While Slaton stood at the mic, blubbering like a baby about how Younger’s daughter was allowed to live as her authentic self, Tony Tinderholt stood at the back mic and consoled him. Slaton and Tinderholt became buddies after that. Last session, Tinderholt, and Jeff Cason were the only Republicans who would associate themselves with Slaton.
Cason is no longer in the House, but Nate Schatzline joined their fight this week to elect Tinderholt as speaker.
(For further reading: Dade Phelan Re-Elected House Speaker And Congress In Chaos)
Several far-right legislative items weren’t passed in the last session.
Those items were: protecting all Jim Crow-era statues in the state of Texas from being removed or moved off public property and banning all gender-affirming care for LGBTQ youth in the state.
Bryan Slaton blamed Democratic Committee Chairs for blocking said legislation and has spent the last year telling anyone who would listen that Democrat Chairs had to be banned. The far-right group Empower Texans/Texas Scorecard picked up Slaton’s cause, and in turn, the base began to echo the sentiments.
That was why Tony Tinderholt ran against Dade Phelan for House Speaker. It was for the sole purpose of banning Democratic Chairs. The only people who voted for Tinderholt were himself, Slaton, and Schatzline.
That’s how we got to the absurd marathons of amendments to the House rules debate yesterday. It was all an attempt to ban Democratic chairs.
Slaton and crew shot themselves in the foot with the nomination of Tinderholt for speaker.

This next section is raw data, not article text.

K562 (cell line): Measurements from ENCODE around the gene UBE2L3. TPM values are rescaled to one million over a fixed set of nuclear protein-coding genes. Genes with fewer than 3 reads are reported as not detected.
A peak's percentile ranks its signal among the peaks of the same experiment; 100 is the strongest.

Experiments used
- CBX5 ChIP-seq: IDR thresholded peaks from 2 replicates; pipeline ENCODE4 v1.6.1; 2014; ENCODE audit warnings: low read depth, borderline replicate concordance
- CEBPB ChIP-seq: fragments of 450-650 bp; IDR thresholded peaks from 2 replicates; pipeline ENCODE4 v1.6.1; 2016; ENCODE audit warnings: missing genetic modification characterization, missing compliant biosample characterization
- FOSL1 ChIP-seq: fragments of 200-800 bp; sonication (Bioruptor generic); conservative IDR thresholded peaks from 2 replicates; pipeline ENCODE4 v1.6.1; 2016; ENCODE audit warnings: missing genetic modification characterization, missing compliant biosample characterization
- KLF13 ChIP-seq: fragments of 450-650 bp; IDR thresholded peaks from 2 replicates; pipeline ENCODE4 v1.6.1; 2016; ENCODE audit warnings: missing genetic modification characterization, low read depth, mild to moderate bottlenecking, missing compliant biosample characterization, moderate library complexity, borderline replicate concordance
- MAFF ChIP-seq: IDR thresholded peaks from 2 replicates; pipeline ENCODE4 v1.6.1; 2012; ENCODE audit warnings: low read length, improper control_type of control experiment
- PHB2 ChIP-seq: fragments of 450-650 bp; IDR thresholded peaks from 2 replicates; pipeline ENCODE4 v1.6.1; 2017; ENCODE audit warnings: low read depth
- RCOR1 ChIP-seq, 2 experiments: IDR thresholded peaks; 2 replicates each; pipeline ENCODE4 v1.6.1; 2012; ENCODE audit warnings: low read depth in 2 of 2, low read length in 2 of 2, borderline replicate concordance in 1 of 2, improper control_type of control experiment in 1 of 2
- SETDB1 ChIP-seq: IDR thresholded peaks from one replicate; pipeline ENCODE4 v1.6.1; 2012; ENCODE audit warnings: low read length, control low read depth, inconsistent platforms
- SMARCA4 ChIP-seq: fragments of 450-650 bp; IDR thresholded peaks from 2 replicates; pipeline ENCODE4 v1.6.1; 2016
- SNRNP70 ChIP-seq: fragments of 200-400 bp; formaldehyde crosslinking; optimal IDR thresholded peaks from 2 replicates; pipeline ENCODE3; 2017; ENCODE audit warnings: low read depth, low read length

Most of the amendments they brought up were struck down for various reasons, and the majority voted against others. Yet, they kept bringing them up again and again.
In total, Slaton and Tinderholt brought up fourteen amendments, each failing. The amendments they brought to the floor included:
- Three: Only the party in the majority could be appointed as a committee chair.
- Five: Each chair shall submit an affidavit admitting there are only two genders.
- Six: This was essentially the same amendment as three, but with different wording.
- Seven: Committee chairs must submit an affidavit stating they don’t support Marxism.
- Eight: Committee chairs cannot force people to use pronouns.
- Fourteen: The House can remove the Speaker with five no-confidence votes instead of 76.
- Fifteen: On videos of proceedings, members’ names and parties will be shown as an overlay.
- Eighteen: A commitment not to rename a road or bridge until drag shows are prohibited.
- Nineteen: A commitment not to rename a road or bridge until “gender modification” is prohibited.
- Twenty: A ban on pronouns in official House correspondence (like emails).
- Twenty-one: A member from a county with over 2 million population is banned from committee chairmanships.
Have we already reached peak absurdity on day two?
The Loser Caucus is laser-focused on fighting the GOP’s imaginary culture war. These men are full of hatred and aim to hurt marginalized communities in Texas. While Democrats will do their best to stop that from happening, the rest of us don’t need to worry about it.
What we saw yesterday during the House Rules debate could have easily been titled, “How NOT to win friends and influence people.”
Bryan Slaton will again spend this legislative session on the outskirts of his peers. He will continue to be ridiculed and not get anything done. But he won’t be lonely. Tony Tinderholt and Nate Schatzline have decided to join him in his crusade and become ostracized by their peers as well. It’s all for the better since their priorities are too extreme for even many on the right.
And we’re still in our first week. Buckle up and stay tuned.